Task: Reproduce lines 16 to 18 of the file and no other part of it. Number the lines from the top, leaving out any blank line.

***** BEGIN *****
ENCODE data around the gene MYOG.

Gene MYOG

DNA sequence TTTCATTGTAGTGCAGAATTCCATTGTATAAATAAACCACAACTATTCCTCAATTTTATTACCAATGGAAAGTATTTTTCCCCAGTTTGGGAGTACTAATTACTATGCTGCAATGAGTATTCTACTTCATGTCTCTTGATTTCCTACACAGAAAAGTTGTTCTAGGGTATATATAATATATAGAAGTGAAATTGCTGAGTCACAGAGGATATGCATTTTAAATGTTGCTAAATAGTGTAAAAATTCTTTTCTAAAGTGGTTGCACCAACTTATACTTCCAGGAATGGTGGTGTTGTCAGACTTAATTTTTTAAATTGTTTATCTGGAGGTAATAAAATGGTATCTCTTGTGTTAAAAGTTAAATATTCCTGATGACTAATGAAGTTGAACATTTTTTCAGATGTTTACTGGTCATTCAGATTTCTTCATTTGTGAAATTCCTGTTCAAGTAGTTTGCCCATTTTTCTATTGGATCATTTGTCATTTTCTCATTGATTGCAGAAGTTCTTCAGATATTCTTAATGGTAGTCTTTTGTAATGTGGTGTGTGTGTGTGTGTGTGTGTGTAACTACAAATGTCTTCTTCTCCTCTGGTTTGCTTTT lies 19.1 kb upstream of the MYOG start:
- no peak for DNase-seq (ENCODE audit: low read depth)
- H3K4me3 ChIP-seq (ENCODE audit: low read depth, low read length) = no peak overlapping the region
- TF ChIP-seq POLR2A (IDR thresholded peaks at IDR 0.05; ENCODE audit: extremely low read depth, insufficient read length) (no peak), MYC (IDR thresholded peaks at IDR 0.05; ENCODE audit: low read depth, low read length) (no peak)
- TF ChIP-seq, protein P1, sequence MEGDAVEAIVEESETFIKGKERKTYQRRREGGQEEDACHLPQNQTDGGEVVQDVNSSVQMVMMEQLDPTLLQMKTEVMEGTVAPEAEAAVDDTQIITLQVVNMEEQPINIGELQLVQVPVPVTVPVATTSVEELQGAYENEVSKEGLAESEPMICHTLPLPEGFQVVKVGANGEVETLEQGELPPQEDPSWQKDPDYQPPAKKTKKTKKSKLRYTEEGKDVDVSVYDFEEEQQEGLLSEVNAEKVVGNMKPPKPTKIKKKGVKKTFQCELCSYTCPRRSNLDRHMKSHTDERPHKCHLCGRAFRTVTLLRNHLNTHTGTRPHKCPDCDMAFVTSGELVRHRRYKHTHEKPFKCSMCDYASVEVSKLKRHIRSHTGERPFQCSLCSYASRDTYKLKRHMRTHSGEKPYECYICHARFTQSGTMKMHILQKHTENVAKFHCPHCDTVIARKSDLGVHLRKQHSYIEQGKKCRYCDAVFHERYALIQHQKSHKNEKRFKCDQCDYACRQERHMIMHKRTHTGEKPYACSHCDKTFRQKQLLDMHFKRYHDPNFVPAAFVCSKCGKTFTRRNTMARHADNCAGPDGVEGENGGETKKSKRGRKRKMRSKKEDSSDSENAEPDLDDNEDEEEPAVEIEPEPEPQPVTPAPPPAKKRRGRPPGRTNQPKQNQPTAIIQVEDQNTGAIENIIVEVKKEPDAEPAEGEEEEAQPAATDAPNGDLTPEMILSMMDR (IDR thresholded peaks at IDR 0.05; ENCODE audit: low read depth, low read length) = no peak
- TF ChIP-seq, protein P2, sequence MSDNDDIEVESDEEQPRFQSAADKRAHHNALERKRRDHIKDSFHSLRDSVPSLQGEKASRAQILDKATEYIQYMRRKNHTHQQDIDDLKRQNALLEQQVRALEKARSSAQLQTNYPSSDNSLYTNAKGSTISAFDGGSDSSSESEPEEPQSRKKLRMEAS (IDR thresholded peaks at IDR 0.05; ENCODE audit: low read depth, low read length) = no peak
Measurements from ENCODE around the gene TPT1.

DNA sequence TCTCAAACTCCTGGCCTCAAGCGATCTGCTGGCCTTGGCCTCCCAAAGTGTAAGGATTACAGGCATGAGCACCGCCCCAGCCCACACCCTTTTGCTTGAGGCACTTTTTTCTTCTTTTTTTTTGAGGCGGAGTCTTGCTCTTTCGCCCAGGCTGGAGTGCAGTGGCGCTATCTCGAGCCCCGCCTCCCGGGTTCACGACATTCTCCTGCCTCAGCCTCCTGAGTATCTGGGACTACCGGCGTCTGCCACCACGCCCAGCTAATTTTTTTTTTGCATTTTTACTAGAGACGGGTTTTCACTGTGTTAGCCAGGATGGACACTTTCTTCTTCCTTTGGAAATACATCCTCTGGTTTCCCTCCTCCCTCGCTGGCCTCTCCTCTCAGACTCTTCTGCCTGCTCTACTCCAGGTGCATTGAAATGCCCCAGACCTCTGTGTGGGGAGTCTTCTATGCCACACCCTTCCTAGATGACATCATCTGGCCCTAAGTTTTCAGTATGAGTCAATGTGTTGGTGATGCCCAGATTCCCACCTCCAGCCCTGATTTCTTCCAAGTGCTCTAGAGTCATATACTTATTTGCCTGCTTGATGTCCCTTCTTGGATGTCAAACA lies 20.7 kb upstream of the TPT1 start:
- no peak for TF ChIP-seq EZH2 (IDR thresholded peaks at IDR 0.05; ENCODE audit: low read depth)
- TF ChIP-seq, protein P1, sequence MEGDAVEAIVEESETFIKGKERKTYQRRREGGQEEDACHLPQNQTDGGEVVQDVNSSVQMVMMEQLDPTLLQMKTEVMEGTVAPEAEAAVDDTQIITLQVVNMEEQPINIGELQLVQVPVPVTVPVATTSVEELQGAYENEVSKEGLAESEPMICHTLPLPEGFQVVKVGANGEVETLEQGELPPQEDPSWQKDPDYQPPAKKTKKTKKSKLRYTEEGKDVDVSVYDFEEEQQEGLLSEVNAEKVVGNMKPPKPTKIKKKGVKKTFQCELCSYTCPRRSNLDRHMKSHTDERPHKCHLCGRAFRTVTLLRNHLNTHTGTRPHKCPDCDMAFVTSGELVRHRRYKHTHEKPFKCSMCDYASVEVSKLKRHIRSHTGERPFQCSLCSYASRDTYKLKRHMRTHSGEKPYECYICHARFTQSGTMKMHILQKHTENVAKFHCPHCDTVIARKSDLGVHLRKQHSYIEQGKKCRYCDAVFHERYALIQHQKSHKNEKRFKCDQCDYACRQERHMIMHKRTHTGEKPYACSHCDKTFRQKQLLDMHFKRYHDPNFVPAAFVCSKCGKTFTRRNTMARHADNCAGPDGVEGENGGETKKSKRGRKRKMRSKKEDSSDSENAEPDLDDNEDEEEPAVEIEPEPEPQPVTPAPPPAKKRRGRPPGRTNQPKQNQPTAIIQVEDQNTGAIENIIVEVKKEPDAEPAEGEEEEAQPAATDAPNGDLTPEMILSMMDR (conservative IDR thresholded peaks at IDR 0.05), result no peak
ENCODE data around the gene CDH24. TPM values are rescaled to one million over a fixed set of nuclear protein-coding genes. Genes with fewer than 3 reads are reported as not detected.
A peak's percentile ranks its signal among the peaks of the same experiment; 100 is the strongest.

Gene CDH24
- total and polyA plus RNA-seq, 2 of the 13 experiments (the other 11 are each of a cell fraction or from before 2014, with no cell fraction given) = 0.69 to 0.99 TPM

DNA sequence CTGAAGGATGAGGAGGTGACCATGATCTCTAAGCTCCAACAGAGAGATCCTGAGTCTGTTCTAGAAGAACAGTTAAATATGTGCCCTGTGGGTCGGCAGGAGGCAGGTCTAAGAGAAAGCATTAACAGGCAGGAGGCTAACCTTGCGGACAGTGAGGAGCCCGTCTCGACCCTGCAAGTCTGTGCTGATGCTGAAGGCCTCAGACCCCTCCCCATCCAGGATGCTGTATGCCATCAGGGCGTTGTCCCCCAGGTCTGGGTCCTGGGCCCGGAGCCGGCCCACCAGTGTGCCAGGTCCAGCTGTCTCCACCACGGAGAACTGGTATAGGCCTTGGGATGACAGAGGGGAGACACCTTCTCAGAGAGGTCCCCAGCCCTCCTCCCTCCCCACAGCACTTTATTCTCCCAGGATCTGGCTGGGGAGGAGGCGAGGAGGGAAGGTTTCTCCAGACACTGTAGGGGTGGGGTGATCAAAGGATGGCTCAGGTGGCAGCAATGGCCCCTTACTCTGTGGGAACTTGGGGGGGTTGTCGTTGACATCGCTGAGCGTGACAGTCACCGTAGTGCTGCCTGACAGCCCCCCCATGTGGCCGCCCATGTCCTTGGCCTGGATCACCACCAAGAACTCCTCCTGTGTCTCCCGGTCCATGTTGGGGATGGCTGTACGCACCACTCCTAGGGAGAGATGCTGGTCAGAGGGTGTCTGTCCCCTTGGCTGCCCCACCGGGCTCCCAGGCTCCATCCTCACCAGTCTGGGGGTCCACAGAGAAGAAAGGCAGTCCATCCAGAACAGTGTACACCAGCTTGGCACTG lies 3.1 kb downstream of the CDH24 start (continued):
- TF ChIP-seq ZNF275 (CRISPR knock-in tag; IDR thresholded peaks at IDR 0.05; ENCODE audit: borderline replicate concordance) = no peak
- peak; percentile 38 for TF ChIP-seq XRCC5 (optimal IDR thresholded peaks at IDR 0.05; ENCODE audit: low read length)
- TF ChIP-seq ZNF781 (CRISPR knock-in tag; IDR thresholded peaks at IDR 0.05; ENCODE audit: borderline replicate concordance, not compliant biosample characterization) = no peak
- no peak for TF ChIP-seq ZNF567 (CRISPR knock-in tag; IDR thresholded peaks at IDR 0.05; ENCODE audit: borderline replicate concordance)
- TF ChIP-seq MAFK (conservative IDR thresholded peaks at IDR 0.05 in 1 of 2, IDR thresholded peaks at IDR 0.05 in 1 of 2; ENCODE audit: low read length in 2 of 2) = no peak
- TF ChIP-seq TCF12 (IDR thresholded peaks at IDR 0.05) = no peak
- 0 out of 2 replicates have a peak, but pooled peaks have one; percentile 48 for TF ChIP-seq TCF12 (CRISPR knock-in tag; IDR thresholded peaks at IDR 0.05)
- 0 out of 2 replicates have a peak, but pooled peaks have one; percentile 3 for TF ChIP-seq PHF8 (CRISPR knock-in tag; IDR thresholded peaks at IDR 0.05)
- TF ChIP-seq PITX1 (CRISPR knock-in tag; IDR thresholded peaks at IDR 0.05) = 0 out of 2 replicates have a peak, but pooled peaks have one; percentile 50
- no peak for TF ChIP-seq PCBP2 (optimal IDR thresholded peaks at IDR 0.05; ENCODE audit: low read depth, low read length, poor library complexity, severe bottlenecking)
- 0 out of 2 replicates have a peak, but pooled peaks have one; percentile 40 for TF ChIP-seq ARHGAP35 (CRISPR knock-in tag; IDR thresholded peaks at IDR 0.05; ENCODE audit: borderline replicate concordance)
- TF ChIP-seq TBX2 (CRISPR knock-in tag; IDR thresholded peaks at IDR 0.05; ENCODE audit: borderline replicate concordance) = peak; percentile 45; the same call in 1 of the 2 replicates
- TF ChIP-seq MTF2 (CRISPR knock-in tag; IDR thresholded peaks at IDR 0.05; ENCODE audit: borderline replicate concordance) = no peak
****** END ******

- total and polyA plus RNA-seq, 2 of the 13 experiments (the other 11 are each of a cell fraction or from before 2014, with no cell fraction given) = 0.69 to 0.99 TPM

DNA sequence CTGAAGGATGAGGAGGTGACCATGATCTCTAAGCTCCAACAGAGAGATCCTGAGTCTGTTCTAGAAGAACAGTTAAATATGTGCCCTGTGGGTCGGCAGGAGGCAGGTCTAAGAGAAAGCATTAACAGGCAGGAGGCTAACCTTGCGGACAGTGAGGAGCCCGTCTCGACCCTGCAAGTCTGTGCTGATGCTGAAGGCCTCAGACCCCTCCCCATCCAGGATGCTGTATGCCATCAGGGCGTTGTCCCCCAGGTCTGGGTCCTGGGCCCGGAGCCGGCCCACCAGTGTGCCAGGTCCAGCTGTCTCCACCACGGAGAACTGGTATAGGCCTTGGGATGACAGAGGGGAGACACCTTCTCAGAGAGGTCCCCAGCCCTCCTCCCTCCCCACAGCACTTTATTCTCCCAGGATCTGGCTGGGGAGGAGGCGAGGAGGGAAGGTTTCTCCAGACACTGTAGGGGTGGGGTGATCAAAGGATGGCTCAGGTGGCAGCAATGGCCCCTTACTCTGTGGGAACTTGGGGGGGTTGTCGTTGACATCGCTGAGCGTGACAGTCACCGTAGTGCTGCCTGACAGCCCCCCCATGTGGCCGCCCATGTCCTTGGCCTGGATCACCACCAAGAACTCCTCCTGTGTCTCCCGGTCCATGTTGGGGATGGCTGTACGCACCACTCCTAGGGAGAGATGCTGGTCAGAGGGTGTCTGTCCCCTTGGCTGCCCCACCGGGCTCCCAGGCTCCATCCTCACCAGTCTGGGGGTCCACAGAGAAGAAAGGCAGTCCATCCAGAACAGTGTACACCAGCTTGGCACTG lies 3.1 kb downstream of the CDH24 start (continued):
- TF ChIP-seq ZNF275 (CRISPR knock-in tag; IDR thresholded peaks at IDR 0.05; ENCODE audit: borderline replicate concordance) = no peak